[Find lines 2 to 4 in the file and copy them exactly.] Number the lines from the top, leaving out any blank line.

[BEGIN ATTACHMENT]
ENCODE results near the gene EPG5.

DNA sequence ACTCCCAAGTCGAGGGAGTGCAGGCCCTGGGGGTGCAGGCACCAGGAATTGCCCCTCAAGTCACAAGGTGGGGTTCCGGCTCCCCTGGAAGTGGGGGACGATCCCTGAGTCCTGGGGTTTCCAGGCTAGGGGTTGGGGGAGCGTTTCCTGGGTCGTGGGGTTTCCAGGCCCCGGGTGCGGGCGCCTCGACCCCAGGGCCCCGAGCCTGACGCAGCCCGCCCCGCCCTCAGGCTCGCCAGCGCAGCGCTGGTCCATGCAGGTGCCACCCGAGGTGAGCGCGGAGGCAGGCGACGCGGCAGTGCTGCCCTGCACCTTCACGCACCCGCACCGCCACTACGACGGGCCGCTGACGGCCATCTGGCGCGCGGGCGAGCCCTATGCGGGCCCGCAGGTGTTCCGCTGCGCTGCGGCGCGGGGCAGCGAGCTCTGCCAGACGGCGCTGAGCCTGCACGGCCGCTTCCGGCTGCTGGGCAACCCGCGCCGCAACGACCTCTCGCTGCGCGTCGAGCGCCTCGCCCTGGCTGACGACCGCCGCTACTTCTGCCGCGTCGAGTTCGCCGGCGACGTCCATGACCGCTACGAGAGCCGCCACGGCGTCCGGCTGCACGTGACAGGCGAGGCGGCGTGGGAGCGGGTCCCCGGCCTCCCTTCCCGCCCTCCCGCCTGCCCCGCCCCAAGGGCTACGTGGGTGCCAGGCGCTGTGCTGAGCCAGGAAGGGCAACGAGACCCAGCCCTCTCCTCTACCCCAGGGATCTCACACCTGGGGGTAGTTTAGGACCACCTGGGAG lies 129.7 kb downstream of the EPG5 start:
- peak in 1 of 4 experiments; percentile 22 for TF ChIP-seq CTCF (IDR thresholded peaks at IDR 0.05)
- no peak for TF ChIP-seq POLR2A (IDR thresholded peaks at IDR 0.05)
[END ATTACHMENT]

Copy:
DNA sequence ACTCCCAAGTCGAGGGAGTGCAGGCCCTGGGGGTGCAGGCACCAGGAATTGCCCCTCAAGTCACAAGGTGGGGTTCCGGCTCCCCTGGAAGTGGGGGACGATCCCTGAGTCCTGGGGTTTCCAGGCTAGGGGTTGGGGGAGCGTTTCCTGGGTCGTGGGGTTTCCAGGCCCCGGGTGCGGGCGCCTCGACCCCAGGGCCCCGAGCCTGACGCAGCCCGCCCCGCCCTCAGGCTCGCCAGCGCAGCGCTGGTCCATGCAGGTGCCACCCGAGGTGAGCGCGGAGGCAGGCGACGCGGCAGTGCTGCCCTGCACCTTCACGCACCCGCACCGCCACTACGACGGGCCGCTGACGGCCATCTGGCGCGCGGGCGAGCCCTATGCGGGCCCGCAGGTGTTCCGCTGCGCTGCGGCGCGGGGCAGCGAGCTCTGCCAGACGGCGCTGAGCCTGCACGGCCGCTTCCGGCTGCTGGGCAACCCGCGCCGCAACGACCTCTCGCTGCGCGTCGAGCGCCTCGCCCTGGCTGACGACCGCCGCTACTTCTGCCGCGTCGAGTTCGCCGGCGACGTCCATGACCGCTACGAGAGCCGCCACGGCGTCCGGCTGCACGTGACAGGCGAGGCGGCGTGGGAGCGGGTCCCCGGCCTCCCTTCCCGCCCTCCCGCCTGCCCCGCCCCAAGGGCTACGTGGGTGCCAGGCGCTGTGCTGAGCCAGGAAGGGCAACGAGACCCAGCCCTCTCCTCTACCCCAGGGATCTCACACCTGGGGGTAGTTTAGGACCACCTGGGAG lies 129.7 kb downstream of the EPG5 start:
- peak in 1 of 4 experiments; percentile 22 for TF ChIP-seq CTCF (IDR thresholded peaks at IDR 0.05)
- no peak for TF ChIP-seq POLR2A (IDR thresholded peaks at IDR 0.05)